Four sorts of software for one-namers


One-namers are often asked what sort of computer software they use, and the answers usually come down to four types (see diagram).

When the question was put to the Guild's online Forum this year, many one-namers said they were soldiering on with programs designed for regular family histories. But some were unhappy that their data was locked up now in programs they were no longer satisfied with.

Others said that genealogical software was not the right choice for a one-name study in progress, which differs from a family history in two ways: the mass of data can be 10 or 100 times larger and the quality of guesses about who all those Johns and Anns are is much poorer.

If you are reluctant to laboriously enter and manipulate all your data in a traditional genealogical package, a general-purpose office database program may well be an alternative (see the bottom half of the diagram).

In recent years, one of these office programs, MS Access has spawned two special programs, Custodian and Clooz, that provide ready-made templates for all the main classes of source (top right in the diagram). Both Custodian and Clooz save their files in Access format. For a summary of the points made in the following, click here.

Family-Tree Programs

Simon Martin <SMartin258[the at symbol]> is one of those who swears by a standard family program, The Master Genealogist (TMG). "I think it is fabulous and use it for all my linked trees," he told the Forum. "Okay, it may be a sharp learning curve, but I think it is the best."

Patrick Dunbar <Dunbarclanuk[the at symbol]> found TMG's online help excellent, and the user forum "revealed many different and novel ways of utilising the database. I thought it quite refreshing to be able to email TMG's boss Bob Velke and get a reply from him."

Starting up was not so easy: "Did this cause me headaches! So much so that I obtained demo copies of similar software, but becoming more confused and frustrated decided to plod on with TMG.

"I am now quite comfortable in using TMG and see no reason to change to any other software. I particularly like (1) being able to allocate surety values of zero to 3 to data (zero for a guess, 3 for best), (2) the wide range of standard report formats that can be modified for individual needs, (3) the virtually unlimited file size, (4) being able to use multiple dates for single events and allocate surety values to these dates, (5) the ability to import from a wide range of sources, and (6) to link text files to entries and store these internally or externally."

Not so Peter Simpson <simpson[the at symbol]> who was a longtime user of TMG.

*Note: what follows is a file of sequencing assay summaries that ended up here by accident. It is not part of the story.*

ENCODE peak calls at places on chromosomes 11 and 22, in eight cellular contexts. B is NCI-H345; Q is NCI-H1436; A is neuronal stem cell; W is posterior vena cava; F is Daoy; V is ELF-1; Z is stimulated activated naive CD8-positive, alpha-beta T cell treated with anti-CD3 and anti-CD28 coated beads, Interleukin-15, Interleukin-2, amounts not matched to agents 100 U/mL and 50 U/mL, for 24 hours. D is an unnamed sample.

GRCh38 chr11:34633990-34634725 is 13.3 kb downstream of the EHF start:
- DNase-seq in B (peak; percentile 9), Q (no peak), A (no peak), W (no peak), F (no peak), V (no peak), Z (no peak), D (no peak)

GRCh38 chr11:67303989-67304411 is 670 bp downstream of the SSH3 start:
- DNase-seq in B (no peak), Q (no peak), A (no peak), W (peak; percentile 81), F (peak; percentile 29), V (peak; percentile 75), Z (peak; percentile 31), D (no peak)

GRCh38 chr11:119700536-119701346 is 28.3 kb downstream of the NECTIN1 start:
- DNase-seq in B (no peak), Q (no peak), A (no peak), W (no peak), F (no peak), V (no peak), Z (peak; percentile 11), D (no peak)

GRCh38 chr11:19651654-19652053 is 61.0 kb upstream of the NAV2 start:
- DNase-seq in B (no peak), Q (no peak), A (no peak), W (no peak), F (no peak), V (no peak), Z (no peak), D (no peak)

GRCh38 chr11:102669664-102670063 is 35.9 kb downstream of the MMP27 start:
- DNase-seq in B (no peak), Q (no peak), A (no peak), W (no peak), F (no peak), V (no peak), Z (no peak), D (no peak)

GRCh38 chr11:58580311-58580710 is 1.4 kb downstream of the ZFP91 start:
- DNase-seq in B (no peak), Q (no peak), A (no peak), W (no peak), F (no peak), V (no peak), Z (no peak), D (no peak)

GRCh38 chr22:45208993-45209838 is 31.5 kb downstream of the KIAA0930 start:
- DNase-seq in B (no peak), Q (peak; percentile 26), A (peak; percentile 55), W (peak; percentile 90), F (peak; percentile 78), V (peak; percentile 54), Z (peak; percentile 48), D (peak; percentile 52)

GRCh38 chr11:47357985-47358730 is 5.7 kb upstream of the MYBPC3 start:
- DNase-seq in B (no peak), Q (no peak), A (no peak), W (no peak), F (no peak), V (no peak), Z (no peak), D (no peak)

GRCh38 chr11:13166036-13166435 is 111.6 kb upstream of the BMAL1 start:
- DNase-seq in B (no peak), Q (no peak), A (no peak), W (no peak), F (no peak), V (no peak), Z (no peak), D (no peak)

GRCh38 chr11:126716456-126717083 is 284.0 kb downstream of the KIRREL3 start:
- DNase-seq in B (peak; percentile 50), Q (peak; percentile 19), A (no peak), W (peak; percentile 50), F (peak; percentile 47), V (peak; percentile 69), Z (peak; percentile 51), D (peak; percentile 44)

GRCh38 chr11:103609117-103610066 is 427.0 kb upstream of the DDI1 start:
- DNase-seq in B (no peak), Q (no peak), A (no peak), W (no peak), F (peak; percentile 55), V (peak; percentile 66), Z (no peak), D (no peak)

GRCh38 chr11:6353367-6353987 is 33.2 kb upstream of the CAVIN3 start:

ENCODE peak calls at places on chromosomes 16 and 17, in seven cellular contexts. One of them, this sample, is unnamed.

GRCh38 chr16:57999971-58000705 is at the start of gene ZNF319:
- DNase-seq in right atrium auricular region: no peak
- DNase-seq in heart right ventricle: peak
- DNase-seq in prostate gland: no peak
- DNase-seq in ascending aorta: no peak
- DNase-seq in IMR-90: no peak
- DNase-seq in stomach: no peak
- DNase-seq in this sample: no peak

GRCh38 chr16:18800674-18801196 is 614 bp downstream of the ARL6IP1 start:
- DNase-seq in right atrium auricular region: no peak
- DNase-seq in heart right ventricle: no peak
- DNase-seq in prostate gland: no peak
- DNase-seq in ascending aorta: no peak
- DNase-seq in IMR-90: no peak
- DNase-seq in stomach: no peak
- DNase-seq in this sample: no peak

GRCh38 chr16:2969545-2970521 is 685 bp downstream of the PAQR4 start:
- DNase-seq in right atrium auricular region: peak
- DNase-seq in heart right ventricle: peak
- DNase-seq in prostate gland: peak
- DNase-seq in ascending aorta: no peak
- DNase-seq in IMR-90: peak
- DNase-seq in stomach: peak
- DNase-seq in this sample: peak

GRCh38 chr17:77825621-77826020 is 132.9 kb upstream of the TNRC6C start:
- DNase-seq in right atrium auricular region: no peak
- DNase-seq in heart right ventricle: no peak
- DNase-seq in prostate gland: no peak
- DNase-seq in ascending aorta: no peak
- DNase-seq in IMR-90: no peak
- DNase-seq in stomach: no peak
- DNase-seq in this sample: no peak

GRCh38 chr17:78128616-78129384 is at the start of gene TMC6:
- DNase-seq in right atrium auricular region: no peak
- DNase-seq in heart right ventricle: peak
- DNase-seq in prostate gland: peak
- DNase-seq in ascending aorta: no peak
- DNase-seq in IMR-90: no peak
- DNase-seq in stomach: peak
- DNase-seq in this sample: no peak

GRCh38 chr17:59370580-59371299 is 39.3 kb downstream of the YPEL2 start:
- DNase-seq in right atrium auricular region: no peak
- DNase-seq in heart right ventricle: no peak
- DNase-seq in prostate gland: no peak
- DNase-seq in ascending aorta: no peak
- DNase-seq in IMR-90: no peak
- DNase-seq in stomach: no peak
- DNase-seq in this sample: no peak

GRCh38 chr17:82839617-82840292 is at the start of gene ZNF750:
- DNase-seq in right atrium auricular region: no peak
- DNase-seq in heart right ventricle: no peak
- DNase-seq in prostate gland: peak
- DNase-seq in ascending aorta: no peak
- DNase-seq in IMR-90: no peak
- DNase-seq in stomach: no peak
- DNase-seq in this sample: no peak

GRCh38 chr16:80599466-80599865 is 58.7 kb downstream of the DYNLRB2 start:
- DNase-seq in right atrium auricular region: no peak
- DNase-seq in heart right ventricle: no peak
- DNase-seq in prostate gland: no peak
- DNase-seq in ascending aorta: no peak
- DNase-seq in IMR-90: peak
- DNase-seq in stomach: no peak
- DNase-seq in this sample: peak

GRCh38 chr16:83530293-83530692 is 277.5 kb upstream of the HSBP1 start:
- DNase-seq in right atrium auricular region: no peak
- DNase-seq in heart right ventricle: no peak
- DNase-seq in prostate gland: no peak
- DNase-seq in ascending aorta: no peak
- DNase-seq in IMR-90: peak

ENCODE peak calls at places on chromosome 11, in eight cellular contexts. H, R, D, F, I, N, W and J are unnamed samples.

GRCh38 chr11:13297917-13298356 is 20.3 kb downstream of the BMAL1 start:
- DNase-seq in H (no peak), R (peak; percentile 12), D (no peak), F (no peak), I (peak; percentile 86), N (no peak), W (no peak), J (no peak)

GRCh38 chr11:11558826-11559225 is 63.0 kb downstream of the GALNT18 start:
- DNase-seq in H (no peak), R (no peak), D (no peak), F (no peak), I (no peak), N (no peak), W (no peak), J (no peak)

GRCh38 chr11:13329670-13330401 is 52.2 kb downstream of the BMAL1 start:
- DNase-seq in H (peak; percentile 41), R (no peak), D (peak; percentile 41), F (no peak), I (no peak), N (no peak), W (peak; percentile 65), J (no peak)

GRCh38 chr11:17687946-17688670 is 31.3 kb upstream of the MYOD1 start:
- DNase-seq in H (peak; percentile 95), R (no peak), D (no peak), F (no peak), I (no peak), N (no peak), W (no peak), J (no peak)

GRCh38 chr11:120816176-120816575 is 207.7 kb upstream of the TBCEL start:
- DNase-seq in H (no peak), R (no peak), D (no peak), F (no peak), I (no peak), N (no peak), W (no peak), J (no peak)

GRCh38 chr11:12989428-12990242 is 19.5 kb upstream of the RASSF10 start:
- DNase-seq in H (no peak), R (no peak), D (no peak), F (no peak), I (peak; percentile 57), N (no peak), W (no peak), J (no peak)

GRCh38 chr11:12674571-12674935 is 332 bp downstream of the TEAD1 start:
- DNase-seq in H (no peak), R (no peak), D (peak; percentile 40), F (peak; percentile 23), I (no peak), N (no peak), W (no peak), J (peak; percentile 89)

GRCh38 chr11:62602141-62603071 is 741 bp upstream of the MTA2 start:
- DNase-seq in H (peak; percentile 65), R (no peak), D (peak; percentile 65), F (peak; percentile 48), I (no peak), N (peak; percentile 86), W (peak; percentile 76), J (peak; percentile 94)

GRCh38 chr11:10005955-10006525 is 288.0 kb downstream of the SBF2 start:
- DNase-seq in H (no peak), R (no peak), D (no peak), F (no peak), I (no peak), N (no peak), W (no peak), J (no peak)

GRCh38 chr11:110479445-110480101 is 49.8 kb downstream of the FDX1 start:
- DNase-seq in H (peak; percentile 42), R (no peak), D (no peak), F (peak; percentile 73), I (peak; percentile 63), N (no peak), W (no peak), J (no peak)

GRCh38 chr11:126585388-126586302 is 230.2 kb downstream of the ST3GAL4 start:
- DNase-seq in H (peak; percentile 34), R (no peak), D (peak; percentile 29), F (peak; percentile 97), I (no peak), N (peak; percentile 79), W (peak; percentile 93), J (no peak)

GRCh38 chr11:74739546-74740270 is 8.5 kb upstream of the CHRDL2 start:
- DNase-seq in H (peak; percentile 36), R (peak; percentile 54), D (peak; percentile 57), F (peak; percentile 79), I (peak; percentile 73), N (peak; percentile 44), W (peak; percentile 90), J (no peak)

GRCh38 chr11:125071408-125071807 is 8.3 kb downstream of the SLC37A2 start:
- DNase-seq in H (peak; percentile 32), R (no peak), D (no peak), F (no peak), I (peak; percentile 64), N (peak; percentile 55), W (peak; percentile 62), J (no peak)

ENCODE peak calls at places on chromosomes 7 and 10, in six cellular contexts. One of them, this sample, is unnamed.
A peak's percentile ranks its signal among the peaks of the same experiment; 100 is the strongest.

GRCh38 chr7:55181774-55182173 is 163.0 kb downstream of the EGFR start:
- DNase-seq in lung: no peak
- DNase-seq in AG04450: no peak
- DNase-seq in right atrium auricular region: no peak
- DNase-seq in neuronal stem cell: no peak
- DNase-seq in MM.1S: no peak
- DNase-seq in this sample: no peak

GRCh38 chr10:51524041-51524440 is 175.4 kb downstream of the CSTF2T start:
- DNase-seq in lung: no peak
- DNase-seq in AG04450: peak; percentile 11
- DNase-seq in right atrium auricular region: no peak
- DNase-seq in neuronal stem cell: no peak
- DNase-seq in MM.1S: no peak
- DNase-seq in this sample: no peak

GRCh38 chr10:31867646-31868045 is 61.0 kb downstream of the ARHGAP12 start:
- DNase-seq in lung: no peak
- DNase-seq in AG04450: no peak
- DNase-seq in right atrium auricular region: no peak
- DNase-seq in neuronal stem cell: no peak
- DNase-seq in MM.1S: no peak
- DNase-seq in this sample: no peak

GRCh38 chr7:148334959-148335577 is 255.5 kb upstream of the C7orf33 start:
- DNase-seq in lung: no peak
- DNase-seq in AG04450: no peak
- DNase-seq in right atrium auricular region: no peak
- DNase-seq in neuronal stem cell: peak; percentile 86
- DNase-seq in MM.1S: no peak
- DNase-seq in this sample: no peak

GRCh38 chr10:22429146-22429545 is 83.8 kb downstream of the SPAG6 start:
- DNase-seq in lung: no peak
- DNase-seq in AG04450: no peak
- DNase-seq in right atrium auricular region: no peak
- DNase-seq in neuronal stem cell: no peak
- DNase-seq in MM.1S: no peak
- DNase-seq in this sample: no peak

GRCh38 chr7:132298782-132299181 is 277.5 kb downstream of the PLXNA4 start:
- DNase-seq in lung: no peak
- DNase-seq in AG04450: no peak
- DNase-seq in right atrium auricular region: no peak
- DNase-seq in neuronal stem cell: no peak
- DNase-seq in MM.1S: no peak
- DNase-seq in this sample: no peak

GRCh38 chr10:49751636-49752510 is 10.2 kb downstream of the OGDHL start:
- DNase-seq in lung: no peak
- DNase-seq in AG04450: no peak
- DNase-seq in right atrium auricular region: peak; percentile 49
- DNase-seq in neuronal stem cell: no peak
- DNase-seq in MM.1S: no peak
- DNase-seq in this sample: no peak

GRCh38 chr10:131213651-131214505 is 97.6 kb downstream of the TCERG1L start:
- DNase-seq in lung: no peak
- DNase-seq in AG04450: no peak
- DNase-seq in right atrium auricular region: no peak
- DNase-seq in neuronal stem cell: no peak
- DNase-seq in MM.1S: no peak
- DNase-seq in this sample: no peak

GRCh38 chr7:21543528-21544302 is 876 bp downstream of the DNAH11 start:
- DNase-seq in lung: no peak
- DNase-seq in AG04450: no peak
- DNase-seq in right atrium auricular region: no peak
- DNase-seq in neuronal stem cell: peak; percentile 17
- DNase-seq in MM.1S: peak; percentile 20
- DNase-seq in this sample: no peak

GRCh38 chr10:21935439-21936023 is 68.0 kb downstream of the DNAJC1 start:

"In our part of the world TMG appears to have lost it," he said. "At the last three genealogical group meetings where I helped promote the software, I regret that Legacy was outselling us 20 to nil."

Among disadvantages: its "clunky non-Windows interface and lousy picklist". TMG also "fails miserably when recording a census."

Mike Kingston <digweed[the at symbol]> was among those using Legacy "for its editing capabilities", noting that he was "pleased to find that it has a good Windows 'feel'."

Flatfile Programs

Not-quite-Windows family-tree programs frustrate many one-namers, who are keen to see graphical-user-interface software that fully exploits capabilities provided by the computer mouse: it lets you drag and drop small or large pieces of information anywhere in a database with the same ease that you sort index cards or jigsaw-puzzle pieces on a tabletop.

A "flatfile" database - one arranged in columns, one line per entry - makes ideal use of the mouse and is simple to understand: it can be sorted in date, alphabetical or any other order at will.

The author of this article, Jean-Baptiste Piggin <piggin[the at symbol]> keeps his main database as a 5,000-line MS Works flatfile because of limited time. He was able to assemble a complete database in just a few weeks instead of taking months, and believes the file will be easy to convert later into a relational database or even the do-everything one-name program, if such a thing is ever invented.

Another use for flatfiles was discovered by Polly Lawrence <rowberry[the at symbol]> who uses MS Excel to hand-draw family trees: "All those events that I have allocated to a tree have a cell following them with a hotlink to the appropriate tree."

She has published such trees on the Internet: they have to be scrolled because they are many times wider than the screen. "Drop-line trees drawn on Excel 97 are comprehensible to most people, as they are a "picture" of the family and can be shared with anyone."

Relational Databases

The principal limitation of flatfiles is that they become unwieldy when they extend to dozens of columns. The answer is to keep the various lists separate and link the data using a relational database program.

Such software "lets one construct any number of flat files for the collection of source data in formats suitable to the data. These are usually, but not necessarily, event files," explained Bill Bunning <bunning[the at symbol]> who believes relational databases are the perfect tool for the one-namer.

Such programs can "find relationships among the records" and discover multiple records about the same person. He uses a little-known program, Smartware, that can highlight likely matches in a bright colour. "It lets me add to the definition of any field one or more formulas that compare the contents with other fields and change the field colour depending on how the formula is satisfied.

"I can scroll through a file of 1851 census records and see how the various data items for each person compare with the entries of other census years by how the fields change colour."

A file for the person found can then be equipped with "pointers to the source data in other files. These pointers allow references in any and all files to be called and viewed together."

One-namers' main apprehension about relational databases comes from their complexity.

"I have Access 97 but I have never learned to use it. I know that the learning curve is complicated and time consuming," said Ralph Games <gamesri[the at symbol]>

Patrick Dunbar uses Access as his number-two system for lists such as BMD extracts "but I wasted much time updating fields, deciding, writing and modifying report definition files." He said: My data-gathering time was being limited by continual software-tweaking."

Ready-made Templates

Custodian, which is available from the Guild at a discount, comes with its definitions ready-made.

Custodian was first mentioned on the Forum in mid-1998 and caused a sensation in the Guild. Alec Tritton <alec.tritton[the at symbol]> has described it as "the first successful commercial attempt to write a program specifically for one-namers".